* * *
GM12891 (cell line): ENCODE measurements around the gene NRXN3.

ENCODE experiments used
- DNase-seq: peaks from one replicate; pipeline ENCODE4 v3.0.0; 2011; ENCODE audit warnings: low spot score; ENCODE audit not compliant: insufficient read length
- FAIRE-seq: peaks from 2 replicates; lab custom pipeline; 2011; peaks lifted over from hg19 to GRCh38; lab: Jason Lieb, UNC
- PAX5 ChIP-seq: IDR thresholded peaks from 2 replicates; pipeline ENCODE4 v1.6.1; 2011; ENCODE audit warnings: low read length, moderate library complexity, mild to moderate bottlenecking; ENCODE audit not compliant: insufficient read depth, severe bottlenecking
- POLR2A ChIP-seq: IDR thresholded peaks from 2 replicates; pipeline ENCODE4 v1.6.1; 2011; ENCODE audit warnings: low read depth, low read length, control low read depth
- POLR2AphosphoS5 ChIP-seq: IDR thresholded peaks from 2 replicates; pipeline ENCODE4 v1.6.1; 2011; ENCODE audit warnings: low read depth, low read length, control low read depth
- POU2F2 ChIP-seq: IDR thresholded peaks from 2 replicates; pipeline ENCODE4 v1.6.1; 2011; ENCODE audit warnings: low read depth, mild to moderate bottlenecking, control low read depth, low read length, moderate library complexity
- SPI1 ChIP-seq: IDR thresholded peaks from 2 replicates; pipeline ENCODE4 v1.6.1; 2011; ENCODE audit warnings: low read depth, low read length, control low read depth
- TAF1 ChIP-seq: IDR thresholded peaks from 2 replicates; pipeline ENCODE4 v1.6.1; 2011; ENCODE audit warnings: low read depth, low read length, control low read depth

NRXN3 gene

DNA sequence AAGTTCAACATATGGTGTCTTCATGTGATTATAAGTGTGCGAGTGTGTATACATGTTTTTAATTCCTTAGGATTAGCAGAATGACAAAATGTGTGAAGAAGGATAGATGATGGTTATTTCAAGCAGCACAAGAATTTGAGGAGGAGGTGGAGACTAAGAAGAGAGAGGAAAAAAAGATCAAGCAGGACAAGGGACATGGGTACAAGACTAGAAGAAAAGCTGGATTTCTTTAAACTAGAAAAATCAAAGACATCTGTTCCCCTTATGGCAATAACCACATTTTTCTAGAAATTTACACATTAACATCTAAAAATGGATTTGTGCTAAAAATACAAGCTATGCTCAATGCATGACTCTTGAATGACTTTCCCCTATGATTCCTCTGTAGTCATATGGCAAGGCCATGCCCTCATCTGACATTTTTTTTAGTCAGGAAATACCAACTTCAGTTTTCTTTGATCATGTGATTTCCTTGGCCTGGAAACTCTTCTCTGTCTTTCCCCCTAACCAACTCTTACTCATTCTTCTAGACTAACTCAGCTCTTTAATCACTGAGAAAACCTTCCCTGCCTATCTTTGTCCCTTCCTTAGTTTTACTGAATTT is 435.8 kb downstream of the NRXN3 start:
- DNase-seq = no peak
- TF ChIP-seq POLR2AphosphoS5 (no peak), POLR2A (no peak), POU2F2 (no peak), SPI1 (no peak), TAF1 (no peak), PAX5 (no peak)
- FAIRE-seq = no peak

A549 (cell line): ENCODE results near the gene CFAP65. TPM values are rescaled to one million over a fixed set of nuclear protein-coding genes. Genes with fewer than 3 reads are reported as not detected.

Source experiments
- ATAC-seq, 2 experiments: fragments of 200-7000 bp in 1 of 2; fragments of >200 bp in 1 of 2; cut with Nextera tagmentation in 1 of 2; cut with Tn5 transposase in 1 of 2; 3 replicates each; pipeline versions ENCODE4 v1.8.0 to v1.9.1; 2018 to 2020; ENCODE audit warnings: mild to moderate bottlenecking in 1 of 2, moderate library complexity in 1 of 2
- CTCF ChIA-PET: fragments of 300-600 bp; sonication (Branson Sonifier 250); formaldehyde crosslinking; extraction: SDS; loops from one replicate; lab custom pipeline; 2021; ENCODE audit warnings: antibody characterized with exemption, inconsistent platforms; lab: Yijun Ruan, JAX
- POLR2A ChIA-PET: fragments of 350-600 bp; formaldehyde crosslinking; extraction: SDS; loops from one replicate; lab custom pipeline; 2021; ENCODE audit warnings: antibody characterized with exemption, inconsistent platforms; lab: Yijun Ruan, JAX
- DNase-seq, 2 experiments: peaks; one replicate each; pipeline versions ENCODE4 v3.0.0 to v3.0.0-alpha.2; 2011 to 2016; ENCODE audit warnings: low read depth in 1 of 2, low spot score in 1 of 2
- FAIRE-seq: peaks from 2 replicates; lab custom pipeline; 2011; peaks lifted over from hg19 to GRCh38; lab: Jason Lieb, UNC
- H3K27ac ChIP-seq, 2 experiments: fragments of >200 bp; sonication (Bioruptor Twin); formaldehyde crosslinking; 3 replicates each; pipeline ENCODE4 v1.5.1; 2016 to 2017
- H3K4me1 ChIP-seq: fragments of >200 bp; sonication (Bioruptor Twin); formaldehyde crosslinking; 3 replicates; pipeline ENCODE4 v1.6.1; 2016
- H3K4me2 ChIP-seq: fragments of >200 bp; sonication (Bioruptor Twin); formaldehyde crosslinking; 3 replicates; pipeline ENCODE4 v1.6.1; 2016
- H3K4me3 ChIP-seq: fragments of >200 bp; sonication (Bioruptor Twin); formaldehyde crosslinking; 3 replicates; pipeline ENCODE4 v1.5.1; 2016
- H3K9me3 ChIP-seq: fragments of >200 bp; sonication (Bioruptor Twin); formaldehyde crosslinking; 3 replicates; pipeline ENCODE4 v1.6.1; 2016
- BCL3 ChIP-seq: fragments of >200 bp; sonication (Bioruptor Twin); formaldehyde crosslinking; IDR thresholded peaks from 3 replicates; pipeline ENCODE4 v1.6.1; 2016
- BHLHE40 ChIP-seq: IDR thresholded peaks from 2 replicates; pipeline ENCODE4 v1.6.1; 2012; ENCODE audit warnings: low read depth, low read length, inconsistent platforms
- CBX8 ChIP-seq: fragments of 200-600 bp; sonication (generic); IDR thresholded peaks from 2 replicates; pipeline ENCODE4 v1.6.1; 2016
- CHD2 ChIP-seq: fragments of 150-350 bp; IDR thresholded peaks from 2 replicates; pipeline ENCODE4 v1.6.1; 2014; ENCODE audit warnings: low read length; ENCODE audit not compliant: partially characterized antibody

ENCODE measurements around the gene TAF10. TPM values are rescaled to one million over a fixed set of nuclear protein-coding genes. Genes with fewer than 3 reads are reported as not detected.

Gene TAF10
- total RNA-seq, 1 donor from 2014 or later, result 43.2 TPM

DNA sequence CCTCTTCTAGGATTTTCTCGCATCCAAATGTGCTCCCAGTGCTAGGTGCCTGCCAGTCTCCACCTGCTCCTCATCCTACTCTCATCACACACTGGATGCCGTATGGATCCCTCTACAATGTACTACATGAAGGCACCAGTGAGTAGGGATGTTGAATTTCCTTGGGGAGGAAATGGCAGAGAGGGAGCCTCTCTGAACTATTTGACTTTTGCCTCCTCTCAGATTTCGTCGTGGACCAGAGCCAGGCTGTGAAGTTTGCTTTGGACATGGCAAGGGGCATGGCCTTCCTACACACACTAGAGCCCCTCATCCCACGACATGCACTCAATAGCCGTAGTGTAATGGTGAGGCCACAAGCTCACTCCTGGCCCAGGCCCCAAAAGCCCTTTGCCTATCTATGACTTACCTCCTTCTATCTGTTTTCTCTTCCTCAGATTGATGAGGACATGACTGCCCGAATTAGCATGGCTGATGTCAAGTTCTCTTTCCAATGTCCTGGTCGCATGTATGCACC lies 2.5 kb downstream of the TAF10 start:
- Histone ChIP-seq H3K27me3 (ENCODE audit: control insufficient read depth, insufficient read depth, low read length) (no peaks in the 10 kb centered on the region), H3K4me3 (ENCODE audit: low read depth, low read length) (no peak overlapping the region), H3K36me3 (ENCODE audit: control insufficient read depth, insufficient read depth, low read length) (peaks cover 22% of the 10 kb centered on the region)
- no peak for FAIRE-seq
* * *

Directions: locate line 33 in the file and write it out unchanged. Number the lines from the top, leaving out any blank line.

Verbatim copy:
Gene TAF10